Thursday, March 09, 2017

Federal program in Ariz. helps rehabilitate inmates by having them train wild horses for adoption

Inmate Rick Kline works in the program.
(Cronkite News photo by Blake Hemmel)
A federally funded program in Arizona allows inmates and wild horses to get a second chance, Shania Alba, of Cronkite News, reports for a story that appears on the Daily Yonder. Inmates at the Arizona State Prison in Florence, about 50 miles southeast of Phoenix, are caring for and training wild horses to prepare them for adoption in the hopes of reducing the wild horse population and prevent overgrazing. The program is funded and run by the Bureau of Land Management and annually provides "about 120 wild horses and burros for adoption."

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"First, the animals need to be domesticated after they’re transferred from a holding facility. Inmates train and care for the horses and burros for three or four months at the prison," Alba writes. "Inmate 'handlers' start 'rehabilitating' horses and burros every morning before the sun rises, working until the early afternoon over several weeks to get the animals used to people. The interaction with the animals is a series of steps, moving from teaching basic commands such as getting the horse to stand still during grooming to placing saddles and harnesses on them, then allowing people to ride them."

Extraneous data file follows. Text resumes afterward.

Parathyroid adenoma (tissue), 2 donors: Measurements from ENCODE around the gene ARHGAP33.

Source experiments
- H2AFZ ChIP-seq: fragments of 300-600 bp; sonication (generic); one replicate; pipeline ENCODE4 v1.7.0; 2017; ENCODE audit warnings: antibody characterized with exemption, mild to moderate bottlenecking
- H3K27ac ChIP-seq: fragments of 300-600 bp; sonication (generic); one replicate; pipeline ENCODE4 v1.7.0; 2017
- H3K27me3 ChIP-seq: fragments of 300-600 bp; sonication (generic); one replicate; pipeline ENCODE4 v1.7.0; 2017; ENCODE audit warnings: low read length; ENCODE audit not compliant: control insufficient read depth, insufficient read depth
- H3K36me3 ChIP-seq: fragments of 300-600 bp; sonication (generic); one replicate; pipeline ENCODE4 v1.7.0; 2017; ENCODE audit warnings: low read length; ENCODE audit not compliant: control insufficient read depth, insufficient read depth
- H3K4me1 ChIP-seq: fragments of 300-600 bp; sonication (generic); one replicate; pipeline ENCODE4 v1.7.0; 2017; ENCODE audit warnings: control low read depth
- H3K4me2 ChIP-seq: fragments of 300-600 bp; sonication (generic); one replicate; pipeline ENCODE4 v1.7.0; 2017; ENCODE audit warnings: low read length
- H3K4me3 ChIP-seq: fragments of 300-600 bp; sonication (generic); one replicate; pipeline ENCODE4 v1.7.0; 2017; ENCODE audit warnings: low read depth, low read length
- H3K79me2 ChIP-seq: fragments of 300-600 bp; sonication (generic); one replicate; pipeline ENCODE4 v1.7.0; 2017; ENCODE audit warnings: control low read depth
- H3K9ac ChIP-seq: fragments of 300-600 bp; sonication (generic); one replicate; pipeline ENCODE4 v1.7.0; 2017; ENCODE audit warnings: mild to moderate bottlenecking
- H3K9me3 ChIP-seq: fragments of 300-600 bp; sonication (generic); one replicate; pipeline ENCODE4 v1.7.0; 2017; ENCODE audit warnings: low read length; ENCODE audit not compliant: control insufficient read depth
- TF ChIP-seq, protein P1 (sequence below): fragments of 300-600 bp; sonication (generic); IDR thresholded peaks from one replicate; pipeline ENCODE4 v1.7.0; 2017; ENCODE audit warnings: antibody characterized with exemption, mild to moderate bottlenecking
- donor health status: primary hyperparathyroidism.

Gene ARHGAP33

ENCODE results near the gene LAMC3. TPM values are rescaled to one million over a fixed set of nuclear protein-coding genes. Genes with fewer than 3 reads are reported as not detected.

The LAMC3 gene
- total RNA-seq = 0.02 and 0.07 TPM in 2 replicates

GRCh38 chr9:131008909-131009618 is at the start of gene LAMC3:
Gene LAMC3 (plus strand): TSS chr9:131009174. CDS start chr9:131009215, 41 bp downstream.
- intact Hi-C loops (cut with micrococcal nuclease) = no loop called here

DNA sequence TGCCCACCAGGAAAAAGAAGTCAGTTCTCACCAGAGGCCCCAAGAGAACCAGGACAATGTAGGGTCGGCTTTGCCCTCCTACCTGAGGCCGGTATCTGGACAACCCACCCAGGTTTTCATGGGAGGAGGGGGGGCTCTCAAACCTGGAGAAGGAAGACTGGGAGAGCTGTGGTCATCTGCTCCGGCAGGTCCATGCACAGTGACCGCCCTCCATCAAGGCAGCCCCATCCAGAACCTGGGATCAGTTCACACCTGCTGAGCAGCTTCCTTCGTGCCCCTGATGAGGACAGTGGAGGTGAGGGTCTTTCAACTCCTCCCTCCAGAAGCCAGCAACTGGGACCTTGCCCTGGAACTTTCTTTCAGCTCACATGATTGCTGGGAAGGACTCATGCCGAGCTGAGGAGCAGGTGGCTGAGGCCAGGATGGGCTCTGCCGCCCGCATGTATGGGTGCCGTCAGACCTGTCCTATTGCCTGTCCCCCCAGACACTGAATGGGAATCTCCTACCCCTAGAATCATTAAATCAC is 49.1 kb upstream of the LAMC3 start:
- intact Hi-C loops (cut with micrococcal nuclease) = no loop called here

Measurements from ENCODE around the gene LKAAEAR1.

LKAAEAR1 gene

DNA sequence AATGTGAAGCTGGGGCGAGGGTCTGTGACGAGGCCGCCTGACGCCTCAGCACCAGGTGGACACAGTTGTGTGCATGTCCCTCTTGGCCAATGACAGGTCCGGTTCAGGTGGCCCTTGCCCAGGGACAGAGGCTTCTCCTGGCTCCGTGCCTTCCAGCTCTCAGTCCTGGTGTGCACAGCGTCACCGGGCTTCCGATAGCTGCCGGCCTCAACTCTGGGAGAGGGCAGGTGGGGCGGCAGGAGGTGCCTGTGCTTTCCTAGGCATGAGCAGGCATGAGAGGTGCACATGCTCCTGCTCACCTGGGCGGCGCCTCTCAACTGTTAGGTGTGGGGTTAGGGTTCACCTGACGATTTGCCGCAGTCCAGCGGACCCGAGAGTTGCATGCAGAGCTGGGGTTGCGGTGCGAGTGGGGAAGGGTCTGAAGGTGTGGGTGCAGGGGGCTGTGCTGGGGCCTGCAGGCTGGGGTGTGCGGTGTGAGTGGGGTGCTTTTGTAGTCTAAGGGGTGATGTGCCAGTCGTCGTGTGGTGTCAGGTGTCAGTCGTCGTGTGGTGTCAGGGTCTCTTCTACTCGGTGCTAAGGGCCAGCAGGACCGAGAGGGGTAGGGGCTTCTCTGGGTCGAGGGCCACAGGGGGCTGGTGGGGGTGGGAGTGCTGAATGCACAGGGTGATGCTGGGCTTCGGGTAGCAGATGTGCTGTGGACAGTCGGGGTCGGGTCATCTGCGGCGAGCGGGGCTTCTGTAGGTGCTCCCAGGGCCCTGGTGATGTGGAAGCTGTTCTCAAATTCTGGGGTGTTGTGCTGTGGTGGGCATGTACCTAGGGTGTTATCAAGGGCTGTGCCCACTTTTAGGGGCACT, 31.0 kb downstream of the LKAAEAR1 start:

The program has not only helped to rehabilitate wild horses, but prisoners as well, Alba writes. Randy Helm, a BLM-appointed supervisor, "said recidivism is low, with only two prisoners in the program having returned to the Florence facility over five years."

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